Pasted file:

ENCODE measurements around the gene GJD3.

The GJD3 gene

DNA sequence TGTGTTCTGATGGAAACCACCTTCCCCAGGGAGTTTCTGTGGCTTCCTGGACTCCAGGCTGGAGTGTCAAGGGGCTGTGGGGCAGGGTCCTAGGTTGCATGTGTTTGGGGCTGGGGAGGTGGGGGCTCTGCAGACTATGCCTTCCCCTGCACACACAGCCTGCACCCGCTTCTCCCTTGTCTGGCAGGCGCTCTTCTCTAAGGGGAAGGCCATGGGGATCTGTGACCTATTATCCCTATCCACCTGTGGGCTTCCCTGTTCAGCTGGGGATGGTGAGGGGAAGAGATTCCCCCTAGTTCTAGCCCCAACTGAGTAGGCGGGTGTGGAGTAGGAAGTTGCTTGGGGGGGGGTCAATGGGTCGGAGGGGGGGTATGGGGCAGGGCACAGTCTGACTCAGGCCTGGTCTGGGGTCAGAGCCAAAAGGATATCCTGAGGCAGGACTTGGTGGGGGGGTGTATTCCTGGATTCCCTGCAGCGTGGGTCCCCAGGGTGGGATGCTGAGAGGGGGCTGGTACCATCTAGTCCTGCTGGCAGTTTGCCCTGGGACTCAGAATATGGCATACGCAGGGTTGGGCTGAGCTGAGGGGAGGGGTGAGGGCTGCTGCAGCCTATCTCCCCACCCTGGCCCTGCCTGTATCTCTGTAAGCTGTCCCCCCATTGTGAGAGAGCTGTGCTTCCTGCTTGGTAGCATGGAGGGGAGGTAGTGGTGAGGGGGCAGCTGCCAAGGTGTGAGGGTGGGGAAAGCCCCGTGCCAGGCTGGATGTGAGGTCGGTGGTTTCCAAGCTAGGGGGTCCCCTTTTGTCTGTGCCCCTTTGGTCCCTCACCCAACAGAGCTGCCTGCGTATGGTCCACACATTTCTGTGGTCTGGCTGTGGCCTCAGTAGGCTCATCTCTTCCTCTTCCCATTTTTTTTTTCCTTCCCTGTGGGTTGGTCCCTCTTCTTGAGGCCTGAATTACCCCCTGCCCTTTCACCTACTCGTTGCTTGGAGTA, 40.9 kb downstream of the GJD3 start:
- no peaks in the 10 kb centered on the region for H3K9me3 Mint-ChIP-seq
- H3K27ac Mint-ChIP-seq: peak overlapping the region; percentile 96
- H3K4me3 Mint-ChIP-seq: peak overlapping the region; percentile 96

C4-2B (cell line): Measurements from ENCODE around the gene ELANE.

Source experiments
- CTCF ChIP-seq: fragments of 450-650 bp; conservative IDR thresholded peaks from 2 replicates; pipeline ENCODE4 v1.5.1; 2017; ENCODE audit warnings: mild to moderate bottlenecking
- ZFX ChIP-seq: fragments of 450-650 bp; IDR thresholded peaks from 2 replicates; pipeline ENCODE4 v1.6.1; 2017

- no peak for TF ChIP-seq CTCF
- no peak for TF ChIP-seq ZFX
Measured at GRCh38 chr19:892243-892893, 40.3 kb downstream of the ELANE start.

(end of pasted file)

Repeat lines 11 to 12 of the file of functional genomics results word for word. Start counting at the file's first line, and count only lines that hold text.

- no peak for TF ChIP-seq CTCF
- no peak for TF ChIP-seq ZFX